Yesterday, I gave an undertaking to Margaret Cameron, Manager of the National Cartoon Gallery in Coffs Harbour, that I would present her with the layout plan for the Emile Mercier book I am working on for them. I've decided on the cartoon to appear on the front of the book, and (as depicted here) the cartoon for the back. Just thought I would share here....
Is there anyone who doesn't like entering competitions? When Jimmy Bancks died before finishing his last Ginger Meggs comic strip (back in 1952), he left behind this incomplete gag. The Ginger Meggs website is seeking creative people to complete the strip, as part of the early celebrations when the feature turns 100 later this year. Here's where you can find the details, by clicking here: Competitions — (gingermeggs.com)
The older I get the more I tend to reflect on things past and society's current directions. I remain concerned that as a society we are not kind enough to one another, and I'm not really sure why that is. There is certainly a loss of the sense of community in areas where we now live, and if communities are not connected, then the country as a whole is not. And as a result, further from there, countries are not: already we see countries becoming more suspicious of each other. Discord is sown, sometimes to the point of not being able to go back. As I reflect on recent past history, we know where that leads to, and I remain concerned that people (well, especially those in the West) have forgotten the horrors of war. It remains something foreign to us, but unless we start working on first improving relations between our neighbours I (sadly) fear that that may be the direction more communities may experience. I hope not, and I remain committed to ensuring as best I can that it does not happen.
It was World War II that brought American cartoonist Bil Keane to Australia. He was a serviceman, stationed in Scarborough, Queensland (not far from where I now live). He met his sweetheart while here, and they married and settled in the United States. Eventually, Bil created the comic strip The Family Circus, which detailed his family life. In the late 1980s I communicated with Bil, and spoke of commonalities: living nearby where he had served, and having a family. One of my daughters was called Penelope Joy, but she asked to be called "PJ" (perhaps because it was easier to 'spell' at school!) -- and she still is called that name today.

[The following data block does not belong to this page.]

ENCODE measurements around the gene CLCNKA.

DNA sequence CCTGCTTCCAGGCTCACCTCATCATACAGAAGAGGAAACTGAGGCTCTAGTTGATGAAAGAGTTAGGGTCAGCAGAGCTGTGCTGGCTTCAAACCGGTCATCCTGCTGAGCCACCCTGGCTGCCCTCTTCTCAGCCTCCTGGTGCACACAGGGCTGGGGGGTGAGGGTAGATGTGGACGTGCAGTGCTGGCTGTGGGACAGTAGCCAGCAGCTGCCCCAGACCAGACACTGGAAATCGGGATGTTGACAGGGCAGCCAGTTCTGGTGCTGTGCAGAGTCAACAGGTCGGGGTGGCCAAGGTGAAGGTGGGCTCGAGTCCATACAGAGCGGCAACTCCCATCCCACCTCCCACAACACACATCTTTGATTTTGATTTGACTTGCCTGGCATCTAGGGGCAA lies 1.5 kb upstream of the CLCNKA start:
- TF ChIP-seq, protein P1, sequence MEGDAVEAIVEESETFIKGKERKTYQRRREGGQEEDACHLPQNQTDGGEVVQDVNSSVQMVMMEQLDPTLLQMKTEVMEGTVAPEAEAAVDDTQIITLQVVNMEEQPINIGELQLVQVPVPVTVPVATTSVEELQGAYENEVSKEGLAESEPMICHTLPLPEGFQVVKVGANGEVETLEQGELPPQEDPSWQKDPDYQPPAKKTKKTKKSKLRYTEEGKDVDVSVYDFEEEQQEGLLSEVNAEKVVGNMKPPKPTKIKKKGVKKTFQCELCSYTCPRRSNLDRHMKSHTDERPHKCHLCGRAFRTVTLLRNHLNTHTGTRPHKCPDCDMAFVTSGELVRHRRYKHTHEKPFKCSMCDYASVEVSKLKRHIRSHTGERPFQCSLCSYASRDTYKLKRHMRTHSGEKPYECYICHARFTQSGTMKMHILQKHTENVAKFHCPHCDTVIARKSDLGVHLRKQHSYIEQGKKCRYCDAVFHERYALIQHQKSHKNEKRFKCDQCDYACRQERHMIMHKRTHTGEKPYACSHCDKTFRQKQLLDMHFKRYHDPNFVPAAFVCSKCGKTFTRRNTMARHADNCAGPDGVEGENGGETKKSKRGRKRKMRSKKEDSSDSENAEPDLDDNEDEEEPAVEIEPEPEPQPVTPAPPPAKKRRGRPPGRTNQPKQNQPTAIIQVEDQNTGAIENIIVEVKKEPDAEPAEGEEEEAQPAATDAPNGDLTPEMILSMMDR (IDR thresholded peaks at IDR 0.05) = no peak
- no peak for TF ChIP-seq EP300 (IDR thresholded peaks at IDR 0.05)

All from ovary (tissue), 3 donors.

I met Bil's son Jeff, who now carries on his Dad's newspaper strip, just a few years ago now when he came to Queensland to meet his Mother's side of the family. What a wonderfully generous man he is: in January a calendar arrived in the mail, sent by Jeff. The calendar details some of the exploits of his Family Circus, still with his Dad's gentle humour. Some find it a little too sentimental, but perhaps I see it as a reflection of where I'd sometimes like to see where we, as a society, could be. In a kinder, gentler place. Writing to Bil, having a loving daughter PJ, meeting Jeff: these are just some of the highlights of my life. Today, I have reproduced this month's cartoon that appears on Jeff's calendar. I hope you like it. Be kind to each other.
...acknowledges the Traditional Custodians of Country throughout Australia and their connections to land, sea and community. We pay our respect to elders past, present, and emerging, and extend that respect to all First Australian peoples.
Over the past decade (2011 - 2020) Nat has self-published ten comic-related books and was Publisher-Editor of Oi Oi Oi! - the last nationally-distributed comic book of original comics stories to appear on Australian newsstands. He edited Inkspot, the journal of the Australian Cartoonists Association for 14 issues from late 2015 to 2019 and is a current member of the ACA's Committee. In his spare time, he is a husband, a father (to six) and grandfather (to fourteen), and works in the Psychiatric Emergency Centre in Queensland's largest public hospital.
Comicoz is Nat Karmichael's publishing imprint. Nat is committed to preserving a permanent collection of Australian comic and comic strips. He feels that there is a need to recognise comics' contribution to and depiction of Australian culture.